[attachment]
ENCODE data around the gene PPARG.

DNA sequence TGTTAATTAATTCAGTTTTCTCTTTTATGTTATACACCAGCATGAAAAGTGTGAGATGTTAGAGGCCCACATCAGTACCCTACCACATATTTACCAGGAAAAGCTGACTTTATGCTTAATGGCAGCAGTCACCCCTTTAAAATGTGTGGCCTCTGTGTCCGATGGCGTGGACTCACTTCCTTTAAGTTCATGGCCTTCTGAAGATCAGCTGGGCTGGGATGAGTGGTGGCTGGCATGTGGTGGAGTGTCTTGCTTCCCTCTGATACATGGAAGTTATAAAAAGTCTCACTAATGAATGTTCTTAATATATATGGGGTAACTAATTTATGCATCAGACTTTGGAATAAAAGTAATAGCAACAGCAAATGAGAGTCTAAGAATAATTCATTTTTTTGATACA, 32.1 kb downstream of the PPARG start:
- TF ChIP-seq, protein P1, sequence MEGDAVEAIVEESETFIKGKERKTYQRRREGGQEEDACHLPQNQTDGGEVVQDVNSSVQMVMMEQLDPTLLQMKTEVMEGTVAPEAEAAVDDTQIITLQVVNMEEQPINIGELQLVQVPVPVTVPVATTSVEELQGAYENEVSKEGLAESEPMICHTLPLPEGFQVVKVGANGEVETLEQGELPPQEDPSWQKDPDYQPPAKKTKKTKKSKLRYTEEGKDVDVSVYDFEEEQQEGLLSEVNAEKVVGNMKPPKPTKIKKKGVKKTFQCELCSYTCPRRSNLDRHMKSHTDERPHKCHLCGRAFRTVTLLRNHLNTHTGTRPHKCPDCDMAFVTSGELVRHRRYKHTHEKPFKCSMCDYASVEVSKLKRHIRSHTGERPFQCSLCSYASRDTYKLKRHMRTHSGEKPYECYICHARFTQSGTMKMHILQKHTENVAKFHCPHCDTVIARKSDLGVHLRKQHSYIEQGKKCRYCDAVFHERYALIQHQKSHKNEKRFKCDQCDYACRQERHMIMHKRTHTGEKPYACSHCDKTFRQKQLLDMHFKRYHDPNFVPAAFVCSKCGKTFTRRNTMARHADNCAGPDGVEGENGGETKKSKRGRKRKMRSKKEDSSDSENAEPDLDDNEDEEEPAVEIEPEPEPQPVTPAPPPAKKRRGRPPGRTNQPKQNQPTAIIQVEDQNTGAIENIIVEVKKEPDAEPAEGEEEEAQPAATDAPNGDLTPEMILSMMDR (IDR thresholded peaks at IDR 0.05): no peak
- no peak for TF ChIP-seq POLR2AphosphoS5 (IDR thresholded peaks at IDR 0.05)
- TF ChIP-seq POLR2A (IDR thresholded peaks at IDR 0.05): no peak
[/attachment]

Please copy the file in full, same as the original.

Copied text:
ENCODE data around the gene PPARG.

DNA sequence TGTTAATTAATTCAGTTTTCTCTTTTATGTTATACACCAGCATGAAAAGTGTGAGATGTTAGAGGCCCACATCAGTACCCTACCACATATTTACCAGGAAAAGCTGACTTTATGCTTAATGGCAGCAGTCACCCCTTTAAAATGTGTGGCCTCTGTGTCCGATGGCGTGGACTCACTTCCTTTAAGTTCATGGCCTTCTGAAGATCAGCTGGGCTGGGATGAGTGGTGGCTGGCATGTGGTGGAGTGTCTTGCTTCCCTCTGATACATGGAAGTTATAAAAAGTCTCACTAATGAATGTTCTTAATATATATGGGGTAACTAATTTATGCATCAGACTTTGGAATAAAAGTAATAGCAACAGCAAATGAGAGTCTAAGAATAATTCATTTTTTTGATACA, 32.1 kb downstream of the PPARG start:
- TF ChIP-seq, protein P1, sequence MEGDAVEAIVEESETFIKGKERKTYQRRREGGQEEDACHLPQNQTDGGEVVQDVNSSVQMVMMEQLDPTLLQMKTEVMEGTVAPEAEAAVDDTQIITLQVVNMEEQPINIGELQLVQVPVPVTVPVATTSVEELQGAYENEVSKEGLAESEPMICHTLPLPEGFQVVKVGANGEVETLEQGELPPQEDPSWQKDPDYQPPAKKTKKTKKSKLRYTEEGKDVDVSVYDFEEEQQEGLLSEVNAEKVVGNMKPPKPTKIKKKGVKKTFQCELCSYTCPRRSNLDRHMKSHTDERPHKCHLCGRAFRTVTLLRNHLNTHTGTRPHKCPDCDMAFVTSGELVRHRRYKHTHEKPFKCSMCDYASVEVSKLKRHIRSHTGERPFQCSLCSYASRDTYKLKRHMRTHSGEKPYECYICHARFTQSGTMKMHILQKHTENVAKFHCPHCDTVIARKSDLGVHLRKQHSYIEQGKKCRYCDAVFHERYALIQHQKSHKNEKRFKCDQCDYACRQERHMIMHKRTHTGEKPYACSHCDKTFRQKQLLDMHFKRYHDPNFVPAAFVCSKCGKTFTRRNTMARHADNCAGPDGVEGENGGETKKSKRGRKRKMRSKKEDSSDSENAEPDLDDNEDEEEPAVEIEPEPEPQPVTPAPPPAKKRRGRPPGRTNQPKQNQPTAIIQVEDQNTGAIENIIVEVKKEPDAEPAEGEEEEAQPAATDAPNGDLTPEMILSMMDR (IDR thresholded peaks at IDR 0.05): no peak
- no peak for TF ChIP-seq POLR2AphosphoS5 (IDR thresholded peaks at IDR 0.05)
- TF ChIP-seq POLR2A (IDR thresholded peaks at IDR 0.05): no peak